What's particularly fascinating about Shyamalan's covert connection to the Hindu belief of reincarnation is that death often does not truly herald the end of a lifeform's existence on this mortal coil. Whether it be the ghostly apparitions in "The Sixth Sense" or ex-lunatics assuming murder victims' identities in "The Visit," it's clear that the physical body is not the only thing tethering humans to their Earthly selves. These stages of existence are infinitely intriguing, positing that human life is not the be-all and end-all of our existence, and that our corporeal forms only reveal so much to us about what it actually means to exist.

Most importantly, Shyamalan feels that it's imperative for audiences to watch his films and experience something completely new, always eager to offer up something original and thrillingly breath-taking. For the filmmaker, the greatest feat is creating a film and being guaranteed that a viewer will walk into the theater and "never have seen something like that before." His unyielding strive for producing new and novel films may have led to a few duds here and there, but you have to admit that his commitment to creativity is nothing short of admirable.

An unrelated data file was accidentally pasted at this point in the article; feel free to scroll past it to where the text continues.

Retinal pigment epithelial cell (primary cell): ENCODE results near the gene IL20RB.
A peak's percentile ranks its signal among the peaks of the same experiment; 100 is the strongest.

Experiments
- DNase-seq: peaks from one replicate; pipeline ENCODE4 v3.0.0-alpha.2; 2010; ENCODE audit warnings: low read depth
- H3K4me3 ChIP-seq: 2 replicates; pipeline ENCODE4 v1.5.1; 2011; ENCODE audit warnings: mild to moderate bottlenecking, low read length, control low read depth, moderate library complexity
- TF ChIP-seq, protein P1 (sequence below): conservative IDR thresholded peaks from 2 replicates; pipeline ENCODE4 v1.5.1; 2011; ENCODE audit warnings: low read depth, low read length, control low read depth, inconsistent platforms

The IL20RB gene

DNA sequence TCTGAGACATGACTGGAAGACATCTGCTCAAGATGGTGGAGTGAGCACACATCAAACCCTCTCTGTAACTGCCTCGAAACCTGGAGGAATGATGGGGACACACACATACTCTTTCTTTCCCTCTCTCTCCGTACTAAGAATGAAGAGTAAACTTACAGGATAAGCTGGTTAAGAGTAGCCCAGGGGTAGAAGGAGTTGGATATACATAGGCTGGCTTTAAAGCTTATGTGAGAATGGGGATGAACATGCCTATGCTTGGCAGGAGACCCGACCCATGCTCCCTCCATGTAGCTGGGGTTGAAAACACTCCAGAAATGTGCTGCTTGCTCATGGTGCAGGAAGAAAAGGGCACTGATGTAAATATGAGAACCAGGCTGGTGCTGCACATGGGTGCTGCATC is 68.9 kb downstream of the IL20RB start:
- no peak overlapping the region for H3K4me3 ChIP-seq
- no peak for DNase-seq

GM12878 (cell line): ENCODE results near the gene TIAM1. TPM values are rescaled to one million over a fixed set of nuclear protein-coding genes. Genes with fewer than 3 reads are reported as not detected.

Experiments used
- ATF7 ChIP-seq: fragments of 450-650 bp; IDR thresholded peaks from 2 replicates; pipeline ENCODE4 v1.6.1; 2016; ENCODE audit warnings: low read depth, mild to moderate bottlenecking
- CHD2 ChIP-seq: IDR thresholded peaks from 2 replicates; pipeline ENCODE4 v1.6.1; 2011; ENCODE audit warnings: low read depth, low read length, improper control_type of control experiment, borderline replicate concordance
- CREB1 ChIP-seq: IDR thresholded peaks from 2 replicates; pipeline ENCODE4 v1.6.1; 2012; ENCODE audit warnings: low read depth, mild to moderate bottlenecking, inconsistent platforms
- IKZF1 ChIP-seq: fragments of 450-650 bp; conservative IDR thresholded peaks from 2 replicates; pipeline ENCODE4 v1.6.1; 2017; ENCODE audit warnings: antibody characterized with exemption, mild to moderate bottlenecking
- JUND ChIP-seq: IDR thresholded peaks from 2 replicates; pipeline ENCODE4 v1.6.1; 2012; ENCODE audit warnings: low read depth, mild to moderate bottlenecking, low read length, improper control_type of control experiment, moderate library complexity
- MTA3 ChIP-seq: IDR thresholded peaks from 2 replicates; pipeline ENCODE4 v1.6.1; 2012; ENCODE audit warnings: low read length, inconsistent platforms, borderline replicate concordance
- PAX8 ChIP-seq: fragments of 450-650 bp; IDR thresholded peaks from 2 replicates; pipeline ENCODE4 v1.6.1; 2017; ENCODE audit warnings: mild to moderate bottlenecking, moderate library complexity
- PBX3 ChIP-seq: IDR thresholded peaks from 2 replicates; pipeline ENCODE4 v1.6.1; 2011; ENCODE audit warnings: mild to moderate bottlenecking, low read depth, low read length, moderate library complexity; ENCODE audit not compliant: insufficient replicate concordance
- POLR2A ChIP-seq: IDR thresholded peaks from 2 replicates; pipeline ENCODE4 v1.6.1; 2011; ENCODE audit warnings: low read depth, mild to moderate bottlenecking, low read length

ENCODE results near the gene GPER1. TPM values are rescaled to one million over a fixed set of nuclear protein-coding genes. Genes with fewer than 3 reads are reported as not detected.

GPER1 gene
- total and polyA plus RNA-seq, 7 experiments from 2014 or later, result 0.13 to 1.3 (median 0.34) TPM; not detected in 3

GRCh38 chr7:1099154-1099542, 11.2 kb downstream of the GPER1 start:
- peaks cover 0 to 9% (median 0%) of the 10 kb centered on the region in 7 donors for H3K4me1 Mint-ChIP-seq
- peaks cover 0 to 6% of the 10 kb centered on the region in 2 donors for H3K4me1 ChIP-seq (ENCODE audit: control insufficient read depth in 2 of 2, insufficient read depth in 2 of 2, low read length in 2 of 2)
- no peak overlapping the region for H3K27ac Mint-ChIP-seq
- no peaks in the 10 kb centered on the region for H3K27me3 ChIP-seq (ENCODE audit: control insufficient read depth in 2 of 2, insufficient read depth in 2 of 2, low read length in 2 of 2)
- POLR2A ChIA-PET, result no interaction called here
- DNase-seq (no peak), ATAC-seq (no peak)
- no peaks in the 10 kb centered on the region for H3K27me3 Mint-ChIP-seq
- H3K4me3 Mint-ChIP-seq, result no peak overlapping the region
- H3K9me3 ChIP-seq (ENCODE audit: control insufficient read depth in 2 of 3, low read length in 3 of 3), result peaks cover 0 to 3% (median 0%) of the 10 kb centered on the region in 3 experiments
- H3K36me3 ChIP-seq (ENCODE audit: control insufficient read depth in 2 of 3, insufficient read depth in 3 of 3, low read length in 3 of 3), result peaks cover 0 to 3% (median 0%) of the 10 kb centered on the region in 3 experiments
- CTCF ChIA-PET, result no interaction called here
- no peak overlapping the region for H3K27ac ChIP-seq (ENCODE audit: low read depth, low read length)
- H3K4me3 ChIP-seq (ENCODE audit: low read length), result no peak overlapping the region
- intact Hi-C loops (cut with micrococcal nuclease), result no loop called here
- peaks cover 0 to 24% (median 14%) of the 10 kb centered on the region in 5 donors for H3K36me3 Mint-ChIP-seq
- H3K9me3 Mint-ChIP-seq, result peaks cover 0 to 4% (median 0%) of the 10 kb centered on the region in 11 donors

What makes a Shyamalan movie truly different

While some might argue that the director's obsession with plot twists and breaking the mold might be a formulaic approach in itself, what makes Shyamalan's films so intense is his insistence on testing the limitations of the human mind and body. Most notably during the writing process, the director says he tries to "imagine the very worst things" that people could possibly experience, ultimately questioning if he himself would be able to survive these situations both physically and emotionally intact. In fact, Shyamalan takes it one step further, often probing if he — and by proxy his characters — will actually be "stronger for that experience."

Clearly, the director is not only interested in testing the extremes of human turmoil, but also unpacking if experiencing worldly tribulations can result in a fortified mind and body. Once again evoking a sense of spirituality to this exploration, it's apparent that Shyamalan doesn't consider his films to be horror because he doesn't get off on watching humans suffer, but rather observing them thrive in the face of their perils. While themes of evil and darkness are certainly woven into the fabric of his films, these are merely portraits of a deeply flawed society — one that only a few brave renegades can combat and dismantle. Whether superheroes or a pair of film-obsessed kids, it's evident that those with tenacity and grit always persevere over those paralyzed into inaction. 

Let this rest our case for M. Night Shyamalan's work being some of the best (or at least some of the most entertaining) in the game.